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Now Even Canned Soup Too Expensive for American Consumers

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Well, friends -- it's actually come to this:

The Campbell Soup Company posted an 11 percent increase in quarterly income on Monday as increased snack sales offset a decline in soup sales in the United States.

Campbell said its soup sales declined as it ended discounts and consumers seemed to be stocking up less.

Yes, soup. Canned soup. The official "meal" of hard times, the Great Depression, namesake of the soup line, has priced itself right out of the average family's pantry. And lest one think this is occurring because of some sort of sudden economic shock, it's not.

During a February 2010 earnings call, Campbell CEO Douglas Conant announced an 8% drop in sales (and this was during the period including late fall and winter) as shoppers were, as Reuters reported, "lured by other prepared foods such as frozen dinners, that may be promoted at lower prices."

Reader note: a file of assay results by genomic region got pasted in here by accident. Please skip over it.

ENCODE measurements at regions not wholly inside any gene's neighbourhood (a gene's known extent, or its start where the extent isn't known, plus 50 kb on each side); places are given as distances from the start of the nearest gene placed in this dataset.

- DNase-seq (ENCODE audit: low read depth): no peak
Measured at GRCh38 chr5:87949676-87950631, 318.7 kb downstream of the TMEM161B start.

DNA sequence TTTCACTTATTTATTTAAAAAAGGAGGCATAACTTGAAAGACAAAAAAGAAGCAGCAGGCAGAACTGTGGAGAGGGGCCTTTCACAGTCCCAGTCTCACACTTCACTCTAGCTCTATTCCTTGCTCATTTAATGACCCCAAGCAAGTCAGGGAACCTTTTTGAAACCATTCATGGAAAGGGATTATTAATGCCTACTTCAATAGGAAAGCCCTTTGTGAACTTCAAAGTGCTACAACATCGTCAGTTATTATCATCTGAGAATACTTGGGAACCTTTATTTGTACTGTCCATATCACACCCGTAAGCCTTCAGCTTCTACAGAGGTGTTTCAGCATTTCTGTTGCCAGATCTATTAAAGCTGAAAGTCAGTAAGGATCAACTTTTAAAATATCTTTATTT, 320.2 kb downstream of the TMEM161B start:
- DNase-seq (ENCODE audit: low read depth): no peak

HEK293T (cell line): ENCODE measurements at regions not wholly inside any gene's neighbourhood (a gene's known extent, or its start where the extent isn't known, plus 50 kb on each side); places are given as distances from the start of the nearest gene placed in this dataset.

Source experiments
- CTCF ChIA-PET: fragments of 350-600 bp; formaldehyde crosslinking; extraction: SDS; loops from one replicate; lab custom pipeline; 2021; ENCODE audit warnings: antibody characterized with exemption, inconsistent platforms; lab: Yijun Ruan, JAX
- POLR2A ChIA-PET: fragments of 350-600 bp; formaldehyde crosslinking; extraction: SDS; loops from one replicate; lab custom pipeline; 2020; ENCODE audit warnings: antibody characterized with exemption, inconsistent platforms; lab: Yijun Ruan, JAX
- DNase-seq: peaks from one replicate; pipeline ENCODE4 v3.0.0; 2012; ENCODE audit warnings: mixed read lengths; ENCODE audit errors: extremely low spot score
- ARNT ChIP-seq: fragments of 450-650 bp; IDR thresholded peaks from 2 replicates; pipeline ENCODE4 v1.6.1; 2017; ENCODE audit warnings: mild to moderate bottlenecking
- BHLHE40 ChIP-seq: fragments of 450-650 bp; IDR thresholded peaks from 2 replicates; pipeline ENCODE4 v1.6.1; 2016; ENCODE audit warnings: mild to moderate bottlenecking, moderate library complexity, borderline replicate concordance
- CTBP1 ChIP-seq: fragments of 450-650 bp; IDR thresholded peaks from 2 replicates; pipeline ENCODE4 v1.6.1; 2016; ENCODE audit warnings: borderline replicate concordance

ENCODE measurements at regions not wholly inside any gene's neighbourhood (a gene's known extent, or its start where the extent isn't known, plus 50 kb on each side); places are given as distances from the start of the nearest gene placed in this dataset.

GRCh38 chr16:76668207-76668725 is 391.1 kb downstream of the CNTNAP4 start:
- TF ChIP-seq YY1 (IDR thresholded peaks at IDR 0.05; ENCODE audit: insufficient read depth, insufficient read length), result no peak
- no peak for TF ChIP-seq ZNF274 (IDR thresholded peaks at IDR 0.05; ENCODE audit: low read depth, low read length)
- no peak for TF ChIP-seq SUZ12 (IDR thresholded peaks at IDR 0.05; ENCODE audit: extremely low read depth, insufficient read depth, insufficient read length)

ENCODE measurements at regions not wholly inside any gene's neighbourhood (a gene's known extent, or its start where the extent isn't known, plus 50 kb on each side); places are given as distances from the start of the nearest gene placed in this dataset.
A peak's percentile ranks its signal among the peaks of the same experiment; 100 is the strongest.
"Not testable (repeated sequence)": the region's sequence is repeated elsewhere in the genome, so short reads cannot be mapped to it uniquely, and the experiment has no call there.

"The issue is not within soup, it's beyond soup, and we just have to lift our game up, which we will do," Conant said. "I don't want to have another call like this."

Yesterday, Doug Conant had another call like that.

US soup sales (including the sauce and beverage segments) were again down 8%. However, "its overall results beat expectations as its baked goods and snacks, which include Pepperidge Farm products, Goldfish crackers and Milano cookies, sold well," according to the New York Times.

Which is great news -- at least people are eating...something. And, as long as they're ingesting just enough to keep themselves alive, House Republicans figure it's high time to cut 12% from the federal food stamp program.

Then watch what happens to Campbell's soup sales.
POSITION:  No positions in stocks mentioned.